In the meantime, University of St. Thomas researchers plan to test a few theories on soil remediation that will combine art, science and civic engagement in a two-year experiment.

Located at the former home of Pedro’s Luggage, Pedro Park is still mostly a dirt lot at 10th and Robert streets. But city officials have enlisted a small army of partners to plant 96 flower gardens in an elaborate design and host activities there. The site occupies a third of the block in plain view of the Rossmor lofts building, the new Penfield apartment complex and the Lunds grocery.

The two-year arts and science experiment does not fulfill the city’s agreement with the Pedro family to build an urban park, but it nevertheless promises to add more color and vibrancy to an empty urban plot — though not overnight.

“It’s going to be an evolving space over the course of the growing season,” said University of St. Thomas Biology Professor Adam Kay. “Patterns are going to emerge as the growing season progresses.”

The $40,000 “Urban Flower Field” strategy is mostly funded by Public Art St. Paul, with the city kicking in less than $10,000. The project has involved planting eight species of flowers and various native grasses to test whether different combinations of plants suck out soil pollutants at different rates.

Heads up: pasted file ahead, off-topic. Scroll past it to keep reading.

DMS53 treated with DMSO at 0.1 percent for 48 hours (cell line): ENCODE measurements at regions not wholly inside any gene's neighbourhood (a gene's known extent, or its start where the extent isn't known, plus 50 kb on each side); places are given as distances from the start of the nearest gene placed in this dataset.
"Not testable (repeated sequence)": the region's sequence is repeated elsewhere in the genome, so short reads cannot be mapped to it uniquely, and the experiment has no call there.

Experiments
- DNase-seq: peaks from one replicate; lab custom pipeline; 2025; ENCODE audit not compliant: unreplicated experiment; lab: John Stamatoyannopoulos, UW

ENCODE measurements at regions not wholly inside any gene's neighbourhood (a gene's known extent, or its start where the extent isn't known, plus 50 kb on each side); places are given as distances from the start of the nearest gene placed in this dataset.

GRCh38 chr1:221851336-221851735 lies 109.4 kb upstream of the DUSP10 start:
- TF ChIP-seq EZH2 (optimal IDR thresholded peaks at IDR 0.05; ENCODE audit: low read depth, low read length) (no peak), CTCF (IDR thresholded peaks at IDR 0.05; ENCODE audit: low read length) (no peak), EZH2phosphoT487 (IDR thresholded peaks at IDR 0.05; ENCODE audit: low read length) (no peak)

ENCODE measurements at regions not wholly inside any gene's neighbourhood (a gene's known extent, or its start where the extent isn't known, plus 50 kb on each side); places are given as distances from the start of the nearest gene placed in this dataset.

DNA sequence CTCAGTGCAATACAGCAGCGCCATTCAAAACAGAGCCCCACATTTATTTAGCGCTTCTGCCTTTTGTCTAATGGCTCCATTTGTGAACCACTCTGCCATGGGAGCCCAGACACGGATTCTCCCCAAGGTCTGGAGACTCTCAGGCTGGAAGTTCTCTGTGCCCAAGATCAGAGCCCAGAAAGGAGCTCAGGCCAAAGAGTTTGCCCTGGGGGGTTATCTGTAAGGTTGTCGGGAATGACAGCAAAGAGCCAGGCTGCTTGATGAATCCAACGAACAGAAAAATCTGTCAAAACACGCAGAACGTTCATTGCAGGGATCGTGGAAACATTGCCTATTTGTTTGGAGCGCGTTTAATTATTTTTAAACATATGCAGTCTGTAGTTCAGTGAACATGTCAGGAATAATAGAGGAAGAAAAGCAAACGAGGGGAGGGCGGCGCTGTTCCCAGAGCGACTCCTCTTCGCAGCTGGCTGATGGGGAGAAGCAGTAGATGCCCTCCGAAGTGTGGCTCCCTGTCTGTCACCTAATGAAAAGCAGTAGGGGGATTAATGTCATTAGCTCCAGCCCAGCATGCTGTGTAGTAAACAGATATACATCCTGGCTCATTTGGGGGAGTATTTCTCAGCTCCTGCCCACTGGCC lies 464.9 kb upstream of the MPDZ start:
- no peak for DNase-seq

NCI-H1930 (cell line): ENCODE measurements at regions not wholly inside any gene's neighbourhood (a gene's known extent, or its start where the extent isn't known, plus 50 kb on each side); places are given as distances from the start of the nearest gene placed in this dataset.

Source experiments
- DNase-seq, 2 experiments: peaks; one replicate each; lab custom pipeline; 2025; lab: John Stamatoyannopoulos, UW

The flower plots are creatively arranged in a curling Fibonacci sequence to allow for walking paths and a gathering space for neighborhood activities. As backdrop, artist Ed Charbonneau has created a large orange and yellow mural that decorates a bordering wall of the public safety annex building and is visible to drivers entering the city from Interstate 94.

Native grasses line the paths and alleyways, and raspberry bushes have been planted near the mural.

“All the plantings have been done and most of the landscaping has been done,” said City Artist in Residence Amanda Lovelee, who designed the project with St. Paul Parks and Recreation. “The grass seed is starting to pop up. Once the flowers bloom, that corner is going to be electrified with color.”

Kay is working on the “bioremediation” project with 12 students from the University of St. Thomas Department of Environmental Sciences, who are on site daily.